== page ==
This is the thing. I write this in many of our grant applications, convincing our funders of the benefits of nature education.
Learning about nature, in nature, is an invaluable part of childhood and early adolescent development.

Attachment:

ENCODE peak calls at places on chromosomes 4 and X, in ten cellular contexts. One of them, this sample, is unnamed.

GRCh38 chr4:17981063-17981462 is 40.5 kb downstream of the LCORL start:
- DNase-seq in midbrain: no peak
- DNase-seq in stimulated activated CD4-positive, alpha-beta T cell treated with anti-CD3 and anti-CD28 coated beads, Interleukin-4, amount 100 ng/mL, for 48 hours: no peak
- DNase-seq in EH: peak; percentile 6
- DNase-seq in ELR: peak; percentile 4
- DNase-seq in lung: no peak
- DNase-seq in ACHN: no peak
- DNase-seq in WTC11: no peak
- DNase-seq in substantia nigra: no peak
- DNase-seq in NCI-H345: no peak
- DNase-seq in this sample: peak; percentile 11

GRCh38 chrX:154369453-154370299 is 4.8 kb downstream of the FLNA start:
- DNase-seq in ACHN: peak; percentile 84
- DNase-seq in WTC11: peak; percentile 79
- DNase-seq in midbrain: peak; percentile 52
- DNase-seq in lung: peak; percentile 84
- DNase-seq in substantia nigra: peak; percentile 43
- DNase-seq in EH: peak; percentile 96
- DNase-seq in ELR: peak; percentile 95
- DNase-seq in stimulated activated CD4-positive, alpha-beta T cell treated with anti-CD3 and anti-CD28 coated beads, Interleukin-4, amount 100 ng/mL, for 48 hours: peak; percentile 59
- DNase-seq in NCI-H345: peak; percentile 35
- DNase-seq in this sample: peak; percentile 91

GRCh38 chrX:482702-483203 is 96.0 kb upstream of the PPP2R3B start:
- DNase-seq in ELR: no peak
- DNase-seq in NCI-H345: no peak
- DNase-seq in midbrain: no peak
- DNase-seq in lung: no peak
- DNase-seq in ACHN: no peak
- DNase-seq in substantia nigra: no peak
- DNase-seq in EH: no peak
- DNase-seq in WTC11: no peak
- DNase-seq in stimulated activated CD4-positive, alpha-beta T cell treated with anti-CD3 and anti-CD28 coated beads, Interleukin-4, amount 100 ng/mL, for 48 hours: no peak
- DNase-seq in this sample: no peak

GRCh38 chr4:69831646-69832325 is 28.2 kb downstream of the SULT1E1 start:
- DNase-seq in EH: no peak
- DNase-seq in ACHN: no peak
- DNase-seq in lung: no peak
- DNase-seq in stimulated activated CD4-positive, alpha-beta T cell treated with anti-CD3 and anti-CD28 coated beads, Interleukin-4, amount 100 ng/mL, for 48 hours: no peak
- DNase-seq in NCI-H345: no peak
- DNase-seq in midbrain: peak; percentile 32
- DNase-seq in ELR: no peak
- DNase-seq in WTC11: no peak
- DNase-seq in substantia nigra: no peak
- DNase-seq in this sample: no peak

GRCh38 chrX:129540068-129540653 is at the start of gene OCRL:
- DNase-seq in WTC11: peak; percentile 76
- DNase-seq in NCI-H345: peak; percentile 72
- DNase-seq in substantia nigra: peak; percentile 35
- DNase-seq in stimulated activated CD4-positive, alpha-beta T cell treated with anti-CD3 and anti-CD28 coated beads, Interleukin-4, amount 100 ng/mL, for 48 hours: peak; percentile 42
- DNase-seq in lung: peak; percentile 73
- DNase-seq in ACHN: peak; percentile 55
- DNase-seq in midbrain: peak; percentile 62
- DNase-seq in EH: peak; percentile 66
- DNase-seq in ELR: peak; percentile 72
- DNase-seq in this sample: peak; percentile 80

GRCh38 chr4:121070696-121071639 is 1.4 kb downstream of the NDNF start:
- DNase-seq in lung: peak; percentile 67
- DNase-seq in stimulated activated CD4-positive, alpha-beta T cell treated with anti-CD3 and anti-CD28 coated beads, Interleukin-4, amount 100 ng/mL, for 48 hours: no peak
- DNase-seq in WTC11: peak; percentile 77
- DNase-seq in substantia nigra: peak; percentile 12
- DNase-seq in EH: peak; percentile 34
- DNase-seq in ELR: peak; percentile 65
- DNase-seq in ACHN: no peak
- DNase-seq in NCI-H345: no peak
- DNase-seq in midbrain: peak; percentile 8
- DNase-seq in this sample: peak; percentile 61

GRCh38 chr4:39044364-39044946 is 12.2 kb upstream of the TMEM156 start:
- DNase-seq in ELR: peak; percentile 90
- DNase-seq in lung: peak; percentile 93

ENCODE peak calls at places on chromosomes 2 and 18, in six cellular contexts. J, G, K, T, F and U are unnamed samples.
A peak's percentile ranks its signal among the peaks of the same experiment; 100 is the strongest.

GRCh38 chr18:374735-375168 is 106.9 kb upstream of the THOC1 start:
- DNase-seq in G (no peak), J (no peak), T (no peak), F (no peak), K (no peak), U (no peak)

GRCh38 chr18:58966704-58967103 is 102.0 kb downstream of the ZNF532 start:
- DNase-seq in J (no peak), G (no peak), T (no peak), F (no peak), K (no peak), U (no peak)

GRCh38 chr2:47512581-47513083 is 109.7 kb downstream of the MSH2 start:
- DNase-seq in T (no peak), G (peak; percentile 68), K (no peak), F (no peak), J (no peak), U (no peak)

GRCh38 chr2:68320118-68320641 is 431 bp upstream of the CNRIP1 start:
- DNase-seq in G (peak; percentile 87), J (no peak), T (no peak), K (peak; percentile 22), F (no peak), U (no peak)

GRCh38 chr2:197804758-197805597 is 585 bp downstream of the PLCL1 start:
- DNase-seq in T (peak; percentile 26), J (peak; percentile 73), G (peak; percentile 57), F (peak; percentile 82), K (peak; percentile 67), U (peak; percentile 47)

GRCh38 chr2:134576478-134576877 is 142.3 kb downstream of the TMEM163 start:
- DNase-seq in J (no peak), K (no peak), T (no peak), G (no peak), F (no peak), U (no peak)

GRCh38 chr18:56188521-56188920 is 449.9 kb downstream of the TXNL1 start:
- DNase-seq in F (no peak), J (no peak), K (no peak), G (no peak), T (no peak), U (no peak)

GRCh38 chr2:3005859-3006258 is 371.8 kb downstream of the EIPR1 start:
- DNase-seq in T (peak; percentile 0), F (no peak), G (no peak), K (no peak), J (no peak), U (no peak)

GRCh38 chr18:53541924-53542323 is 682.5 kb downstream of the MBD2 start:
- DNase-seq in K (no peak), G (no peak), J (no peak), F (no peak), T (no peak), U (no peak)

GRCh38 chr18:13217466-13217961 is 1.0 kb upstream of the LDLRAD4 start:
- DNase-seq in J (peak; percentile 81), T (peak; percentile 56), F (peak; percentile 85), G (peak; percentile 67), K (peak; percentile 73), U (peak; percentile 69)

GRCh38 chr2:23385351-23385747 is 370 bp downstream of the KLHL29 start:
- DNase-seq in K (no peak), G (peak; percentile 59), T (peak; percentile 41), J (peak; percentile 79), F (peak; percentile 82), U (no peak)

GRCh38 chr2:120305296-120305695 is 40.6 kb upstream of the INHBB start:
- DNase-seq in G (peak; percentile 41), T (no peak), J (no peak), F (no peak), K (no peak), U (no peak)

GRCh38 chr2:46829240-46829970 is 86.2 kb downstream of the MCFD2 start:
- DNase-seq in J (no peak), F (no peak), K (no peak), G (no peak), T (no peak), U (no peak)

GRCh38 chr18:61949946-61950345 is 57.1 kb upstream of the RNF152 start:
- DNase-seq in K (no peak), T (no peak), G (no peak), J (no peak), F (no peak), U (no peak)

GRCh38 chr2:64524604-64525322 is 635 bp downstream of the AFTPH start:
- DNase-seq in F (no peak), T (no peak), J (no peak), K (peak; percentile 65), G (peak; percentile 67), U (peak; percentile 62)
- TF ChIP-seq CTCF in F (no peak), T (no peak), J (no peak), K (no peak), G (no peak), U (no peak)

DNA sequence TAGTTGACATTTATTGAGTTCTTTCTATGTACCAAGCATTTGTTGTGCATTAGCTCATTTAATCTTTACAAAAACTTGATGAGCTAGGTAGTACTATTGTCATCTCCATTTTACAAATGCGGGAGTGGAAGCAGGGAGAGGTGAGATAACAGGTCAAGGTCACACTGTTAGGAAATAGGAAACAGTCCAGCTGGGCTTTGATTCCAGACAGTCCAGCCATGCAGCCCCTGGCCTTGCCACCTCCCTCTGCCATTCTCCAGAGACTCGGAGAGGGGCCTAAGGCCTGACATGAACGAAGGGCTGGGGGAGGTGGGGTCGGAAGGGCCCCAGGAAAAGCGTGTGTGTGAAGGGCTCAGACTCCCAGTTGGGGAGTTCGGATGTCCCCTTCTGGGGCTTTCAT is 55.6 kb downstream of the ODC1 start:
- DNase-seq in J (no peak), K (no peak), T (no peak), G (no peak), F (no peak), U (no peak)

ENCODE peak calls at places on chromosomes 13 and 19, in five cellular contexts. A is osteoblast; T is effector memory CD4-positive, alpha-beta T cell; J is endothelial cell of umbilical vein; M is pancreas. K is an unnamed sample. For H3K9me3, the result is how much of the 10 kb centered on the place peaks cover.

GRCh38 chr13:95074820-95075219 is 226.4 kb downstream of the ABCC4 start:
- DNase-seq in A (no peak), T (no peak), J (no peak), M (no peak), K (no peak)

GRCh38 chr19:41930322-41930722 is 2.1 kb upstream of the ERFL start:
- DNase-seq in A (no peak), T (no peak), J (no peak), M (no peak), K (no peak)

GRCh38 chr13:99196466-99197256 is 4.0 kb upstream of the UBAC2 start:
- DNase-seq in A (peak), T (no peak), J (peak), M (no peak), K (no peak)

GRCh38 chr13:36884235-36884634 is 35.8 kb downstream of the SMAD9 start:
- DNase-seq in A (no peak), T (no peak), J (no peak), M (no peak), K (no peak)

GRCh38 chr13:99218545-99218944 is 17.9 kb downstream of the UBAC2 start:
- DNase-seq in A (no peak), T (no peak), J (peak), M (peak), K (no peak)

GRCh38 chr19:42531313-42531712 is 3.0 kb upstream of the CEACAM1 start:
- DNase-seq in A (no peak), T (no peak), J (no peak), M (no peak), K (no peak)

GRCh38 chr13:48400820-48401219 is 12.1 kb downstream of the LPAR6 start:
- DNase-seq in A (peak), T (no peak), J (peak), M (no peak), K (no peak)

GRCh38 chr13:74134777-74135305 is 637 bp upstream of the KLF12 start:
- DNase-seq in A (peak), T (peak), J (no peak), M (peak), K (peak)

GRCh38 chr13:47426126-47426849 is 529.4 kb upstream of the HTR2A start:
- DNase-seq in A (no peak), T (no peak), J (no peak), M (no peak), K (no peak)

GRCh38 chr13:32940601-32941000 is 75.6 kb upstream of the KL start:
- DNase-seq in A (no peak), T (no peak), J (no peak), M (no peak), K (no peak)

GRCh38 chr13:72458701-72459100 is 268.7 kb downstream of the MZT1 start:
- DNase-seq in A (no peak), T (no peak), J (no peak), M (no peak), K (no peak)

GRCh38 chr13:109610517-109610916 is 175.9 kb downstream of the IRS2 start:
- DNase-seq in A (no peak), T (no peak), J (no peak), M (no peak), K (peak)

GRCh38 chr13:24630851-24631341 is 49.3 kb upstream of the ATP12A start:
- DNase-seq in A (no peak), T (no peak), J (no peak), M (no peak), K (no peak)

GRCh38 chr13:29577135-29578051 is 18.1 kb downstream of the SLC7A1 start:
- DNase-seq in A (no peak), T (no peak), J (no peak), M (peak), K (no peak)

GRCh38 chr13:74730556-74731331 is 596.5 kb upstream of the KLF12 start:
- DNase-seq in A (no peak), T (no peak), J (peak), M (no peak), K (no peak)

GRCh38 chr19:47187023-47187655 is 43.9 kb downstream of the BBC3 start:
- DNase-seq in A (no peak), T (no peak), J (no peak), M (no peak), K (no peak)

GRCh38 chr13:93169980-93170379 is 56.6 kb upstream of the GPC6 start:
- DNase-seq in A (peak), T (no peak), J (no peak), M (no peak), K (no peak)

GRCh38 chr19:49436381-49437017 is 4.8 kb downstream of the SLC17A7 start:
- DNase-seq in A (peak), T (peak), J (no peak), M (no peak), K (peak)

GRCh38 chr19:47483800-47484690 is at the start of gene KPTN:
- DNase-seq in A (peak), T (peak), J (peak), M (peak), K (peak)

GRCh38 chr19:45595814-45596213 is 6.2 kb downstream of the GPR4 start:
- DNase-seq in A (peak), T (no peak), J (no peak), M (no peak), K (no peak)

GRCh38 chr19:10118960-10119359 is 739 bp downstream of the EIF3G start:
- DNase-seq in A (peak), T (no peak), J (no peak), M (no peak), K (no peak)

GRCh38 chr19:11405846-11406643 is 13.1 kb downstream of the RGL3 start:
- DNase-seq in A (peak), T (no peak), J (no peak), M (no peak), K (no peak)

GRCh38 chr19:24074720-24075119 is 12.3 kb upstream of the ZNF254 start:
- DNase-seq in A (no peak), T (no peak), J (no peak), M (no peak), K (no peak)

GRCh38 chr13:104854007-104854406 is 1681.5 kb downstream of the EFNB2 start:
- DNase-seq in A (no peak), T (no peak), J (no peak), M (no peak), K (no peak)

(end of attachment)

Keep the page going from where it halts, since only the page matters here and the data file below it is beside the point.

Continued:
Engaging in environmental education and awareness has been shown to elevate environmental consciousness within a community (Smith & Williams, 1999) and nurture a deeper connection to nature (O’Sullivan, 2001). Taking the time to enjoy and learn about the outdoors is a great way to connect all ages to the life sustaining ecosystems in which they live, and promotes health and well-being on many levels. Nature based participatory learning helps children to understand and re-enforce a multitude of conventional school-based subjects, such as physics, biology, physical education, and social sciences. Providing outdoor learning opportunities also allows children the freedom to learn in a dynamic environment where they are free and encouraged to explore, question, and come up with their own unique observations. Engaging people of all ages with the nature in their backyard, an essential relationship particularly for young children has been slowly deteriorating in recent years (Sobel, 1995).